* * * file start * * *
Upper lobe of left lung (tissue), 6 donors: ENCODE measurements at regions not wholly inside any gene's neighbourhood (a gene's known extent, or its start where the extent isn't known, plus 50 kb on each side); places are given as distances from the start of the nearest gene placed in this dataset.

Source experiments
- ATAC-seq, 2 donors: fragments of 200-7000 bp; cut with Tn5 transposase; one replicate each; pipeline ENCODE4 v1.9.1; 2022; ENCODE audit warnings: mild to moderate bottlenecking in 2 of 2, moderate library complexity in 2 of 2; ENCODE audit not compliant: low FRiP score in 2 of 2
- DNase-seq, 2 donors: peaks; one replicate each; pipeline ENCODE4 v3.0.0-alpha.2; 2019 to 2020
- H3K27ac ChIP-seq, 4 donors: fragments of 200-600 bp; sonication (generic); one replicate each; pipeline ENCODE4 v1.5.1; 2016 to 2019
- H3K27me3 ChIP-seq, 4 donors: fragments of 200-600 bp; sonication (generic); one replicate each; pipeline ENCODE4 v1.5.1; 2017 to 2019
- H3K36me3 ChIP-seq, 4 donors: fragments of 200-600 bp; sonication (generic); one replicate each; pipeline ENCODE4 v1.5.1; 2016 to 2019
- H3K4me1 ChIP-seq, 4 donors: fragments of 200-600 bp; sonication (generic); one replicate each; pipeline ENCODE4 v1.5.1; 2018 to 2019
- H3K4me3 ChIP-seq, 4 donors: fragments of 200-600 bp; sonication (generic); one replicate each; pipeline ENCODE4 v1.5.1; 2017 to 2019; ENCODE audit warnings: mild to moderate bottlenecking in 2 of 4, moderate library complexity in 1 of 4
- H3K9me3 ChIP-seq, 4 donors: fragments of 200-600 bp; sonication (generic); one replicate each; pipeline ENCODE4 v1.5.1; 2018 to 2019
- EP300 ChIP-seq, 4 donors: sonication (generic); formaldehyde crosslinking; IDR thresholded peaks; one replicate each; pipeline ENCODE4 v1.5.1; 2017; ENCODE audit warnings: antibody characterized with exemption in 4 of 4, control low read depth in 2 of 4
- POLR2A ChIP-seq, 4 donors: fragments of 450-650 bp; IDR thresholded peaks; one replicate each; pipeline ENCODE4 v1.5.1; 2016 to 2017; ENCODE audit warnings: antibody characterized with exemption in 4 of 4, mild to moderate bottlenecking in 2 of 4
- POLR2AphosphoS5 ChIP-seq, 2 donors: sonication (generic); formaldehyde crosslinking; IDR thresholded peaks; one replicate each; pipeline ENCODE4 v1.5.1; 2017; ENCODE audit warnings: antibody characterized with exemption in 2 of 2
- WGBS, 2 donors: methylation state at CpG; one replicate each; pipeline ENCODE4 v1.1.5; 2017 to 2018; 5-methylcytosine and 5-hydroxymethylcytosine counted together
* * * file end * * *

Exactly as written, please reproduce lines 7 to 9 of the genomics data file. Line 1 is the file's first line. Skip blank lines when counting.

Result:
- H3K36me3 ChIP-seq, 4 donors: fragments of 200-600 bp; sonication (generic); one replicate each; pipeline ENCODE4 v1.5.1; 2016 to 2019
- H3K4me1 ChIP-seq, 4 donors: fragments of 200-600 bp; sonication (generic); one replicate each; pipeline ENCODE4 v1.5.1; 2018 to 2019
- H3K4me3 ChIP-seq, 4 donors: fragments of 200-600 bp; sonication (generic); one replicate each; pipeline ENCODE4 v1.5.1; 2017 to 2019; ENCODE audit warnings: mild to moderate bottlenecking in 2 of 4, moderate library complexity in 1 of 4